I have been looking for an inexpensive (i.e., sub-Php1,000) portable speaker system for office use that could deliver soft audible music when played during office hours, but could also deliver loud-enough audio for everybody to enjoy tracks after office hours.
Then, I happened to bump into this Divoom Iris-02 at Switch in Park Square 1.
The speakers were small they can easily fit in your bag, and yet can deliver a level of sound loud enough they can startle everyone in the office if dialed to full volume. They are powered by USB, so they can deliver up to 10 times as loud the sound of normal built-in laptop speakers.
The speakers have no subwoofer, so they can’t really replicate the sound of a true stereo system. But then, you are not in a party, instead in an office trying to enjoy music while being ‘busy’ at work.
Absolute Traders produced a video interview with Jay Peñaflor, PSE Head of Market Education, to discuss stock investing, comparing it to fixed income investments, the PSE Trade, and tips on stock investing. You may watch the videos below.
What I really find interesting is the second video focusing on the PSE Trade system, which has the capability to allow trading of other investment instruments in the future like derivative instruments and even commodities. But what really looks more promising to me is the possibility to buy and sell ETF’s or Exchange Traded Funds.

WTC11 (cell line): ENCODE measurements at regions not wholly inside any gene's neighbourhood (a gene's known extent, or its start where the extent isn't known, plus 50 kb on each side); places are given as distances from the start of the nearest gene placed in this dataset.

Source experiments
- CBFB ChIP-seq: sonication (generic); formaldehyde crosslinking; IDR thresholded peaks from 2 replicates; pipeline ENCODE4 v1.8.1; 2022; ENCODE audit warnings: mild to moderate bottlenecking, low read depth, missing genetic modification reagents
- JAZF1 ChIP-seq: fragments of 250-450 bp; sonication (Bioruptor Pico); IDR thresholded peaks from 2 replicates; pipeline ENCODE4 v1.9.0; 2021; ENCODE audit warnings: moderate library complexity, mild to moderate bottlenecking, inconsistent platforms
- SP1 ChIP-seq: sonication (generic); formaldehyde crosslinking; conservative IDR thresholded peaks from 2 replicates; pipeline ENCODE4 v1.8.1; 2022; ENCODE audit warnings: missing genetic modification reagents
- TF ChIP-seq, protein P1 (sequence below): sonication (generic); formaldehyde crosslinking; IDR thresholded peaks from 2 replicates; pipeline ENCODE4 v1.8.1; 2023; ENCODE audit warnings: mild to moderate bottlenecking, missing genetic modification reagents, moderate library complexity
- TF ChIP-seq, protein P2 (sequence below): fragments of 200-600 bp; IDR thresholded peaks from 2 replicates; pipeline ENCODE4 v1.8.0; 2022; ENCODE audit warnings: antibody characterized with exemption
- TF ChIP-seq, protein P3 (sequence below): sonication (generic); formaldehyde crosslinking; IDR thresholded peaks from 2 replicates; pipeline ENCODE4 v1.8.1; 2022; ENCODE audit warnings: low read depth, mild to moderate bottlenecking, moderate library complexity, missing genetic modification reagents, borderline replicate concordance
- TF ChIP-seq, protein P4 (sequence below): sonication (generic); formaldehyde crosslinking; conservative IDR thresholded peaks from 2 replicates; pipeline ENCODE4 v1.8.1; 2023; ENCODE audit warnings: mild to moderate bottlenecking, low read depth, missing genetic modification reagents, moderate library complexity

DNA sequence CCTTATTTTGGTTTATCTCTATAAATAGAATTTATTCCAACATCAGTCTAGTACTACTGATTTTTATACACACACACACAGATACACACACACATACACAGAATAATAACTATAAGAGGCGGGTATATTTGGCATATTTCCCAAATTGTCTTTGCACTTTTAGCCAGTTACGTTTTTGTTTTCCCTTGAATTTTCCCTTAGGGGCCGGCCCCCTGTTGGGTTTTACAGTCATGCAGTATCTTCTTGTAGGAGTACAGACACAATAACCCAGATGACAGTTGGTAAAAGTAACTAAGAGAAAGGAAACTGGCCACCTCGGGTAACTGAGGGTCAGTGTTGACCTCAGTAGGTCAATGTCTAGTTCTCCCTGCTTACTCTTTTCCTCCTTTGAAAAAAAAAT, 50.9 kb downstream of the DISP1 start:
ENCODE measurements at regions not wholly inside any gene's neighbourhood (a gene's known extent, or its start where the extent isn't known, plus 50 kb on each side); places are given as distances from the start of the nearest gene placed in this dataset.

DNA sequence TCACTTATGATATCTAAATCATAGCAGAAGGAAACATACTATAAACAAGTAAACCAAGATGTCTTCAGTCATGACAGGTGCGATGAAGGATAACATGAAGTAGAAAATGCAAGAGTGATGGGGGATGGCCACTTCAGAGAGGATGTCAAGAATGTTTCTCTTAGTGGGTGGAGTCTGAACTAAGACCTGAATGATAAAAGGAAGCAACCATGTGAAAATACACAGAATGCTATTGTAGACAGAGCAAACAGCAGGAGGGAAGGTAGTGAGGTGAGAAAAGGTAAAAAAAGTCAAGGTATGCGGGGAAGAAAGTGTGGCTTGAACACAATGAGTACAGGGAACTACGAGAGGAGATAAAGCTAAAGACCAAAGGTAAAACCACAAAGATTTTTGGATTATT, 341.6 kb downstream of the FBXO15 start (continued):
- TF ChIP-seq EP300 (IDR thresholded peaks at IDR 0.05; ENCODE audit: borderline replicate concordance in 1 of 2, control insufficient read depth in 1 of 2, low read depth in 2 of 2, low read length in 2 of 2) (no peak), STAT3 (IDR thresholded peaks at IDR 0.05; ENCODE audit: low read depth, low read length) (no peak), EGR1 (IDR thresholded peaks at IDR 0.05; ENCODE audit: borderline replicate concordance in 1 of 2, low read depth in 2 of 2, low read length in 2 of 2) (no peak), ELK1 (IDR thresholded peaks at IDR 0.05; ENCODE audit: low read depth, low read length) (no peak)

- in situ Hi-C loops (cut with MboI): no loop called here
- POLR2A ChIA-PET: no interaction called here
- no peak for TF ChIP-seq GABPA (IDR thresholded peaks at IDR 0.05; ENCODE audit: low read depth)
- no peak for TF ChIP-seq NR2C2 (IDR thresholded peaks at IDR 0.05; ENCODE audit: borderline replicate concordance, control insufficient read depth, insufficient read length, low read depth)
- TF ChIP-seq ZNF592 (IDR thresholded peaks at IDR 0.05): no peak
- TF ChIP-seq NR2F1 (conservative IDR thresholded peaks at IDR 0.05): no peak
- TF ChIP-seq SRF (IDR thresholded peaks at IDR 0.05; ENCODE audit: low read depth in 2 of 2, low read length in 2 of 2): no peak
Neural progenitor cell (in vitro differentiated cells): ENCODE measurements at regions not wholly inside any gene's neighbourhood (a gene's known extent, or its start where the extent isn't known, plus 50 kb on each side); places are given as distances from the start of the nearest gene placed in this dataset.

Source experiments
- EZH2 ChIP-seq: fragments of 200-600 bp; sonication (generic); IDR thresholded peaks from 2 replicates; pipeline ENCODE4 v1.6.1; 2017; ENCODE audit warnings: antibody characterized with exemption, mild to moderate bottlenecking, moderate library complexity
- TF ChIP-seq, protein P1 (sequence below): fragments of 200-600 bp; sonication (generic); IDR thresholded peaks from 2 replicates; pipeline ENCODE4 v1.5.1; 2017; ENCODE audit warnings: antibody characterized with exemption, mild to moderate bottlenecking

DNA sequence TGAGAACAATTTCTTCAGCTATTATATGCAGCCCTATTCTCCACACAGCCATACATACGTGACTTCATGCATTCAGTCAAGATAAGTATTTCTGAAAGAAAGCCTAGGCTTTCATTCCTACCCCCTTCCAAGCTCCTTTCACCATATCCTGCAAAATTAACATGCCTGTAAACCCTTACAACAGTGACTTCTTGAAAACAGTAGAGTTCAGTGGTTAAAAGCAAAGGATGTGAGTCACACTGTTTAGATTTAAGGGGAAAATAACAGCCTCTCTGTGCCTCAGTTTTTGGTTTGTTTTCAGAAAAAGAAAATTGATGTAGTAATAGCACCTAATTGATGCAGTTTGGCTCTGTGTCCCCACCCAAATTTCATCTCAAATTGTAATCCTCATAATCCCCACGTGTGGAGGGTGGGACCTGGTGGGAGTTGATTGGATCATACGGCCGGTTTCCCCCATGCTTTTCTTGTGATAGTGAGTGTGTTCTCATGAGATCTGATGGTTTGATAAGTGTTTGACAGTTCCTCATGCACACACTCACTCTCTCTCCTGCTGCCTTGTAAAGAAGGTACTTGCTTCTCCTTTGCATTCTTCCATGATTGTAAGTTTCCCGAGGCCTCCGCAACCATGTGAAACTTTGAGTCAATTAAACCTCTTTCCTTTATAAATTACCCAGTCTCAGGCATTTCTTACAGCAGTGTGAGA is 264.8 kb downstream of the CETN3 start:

For purposes of this illustration, I used a Samsung Galaxy S II (SGS2) running on Android 4.0.3 Ice Cream Sandwich (ICS) and the official Twitter app for Android version 3.2.2.
When Samsung introduced the SGS2 last year, they promised amazing speeds with its 1.2 GHz dual-core processor. But then, obviously, this video is a testament at how hiccups happen brought about more likely by the ever-famous Android UI lag. Look at how the scrolling abruptly stops to open the details of a tweet when you mean it to continue scroll up.
Although I sampled only a single app for this demonstration, it is in fact fairly representative of the whole Android experience — that in Android, the system responds to presses that were never intended in the first place.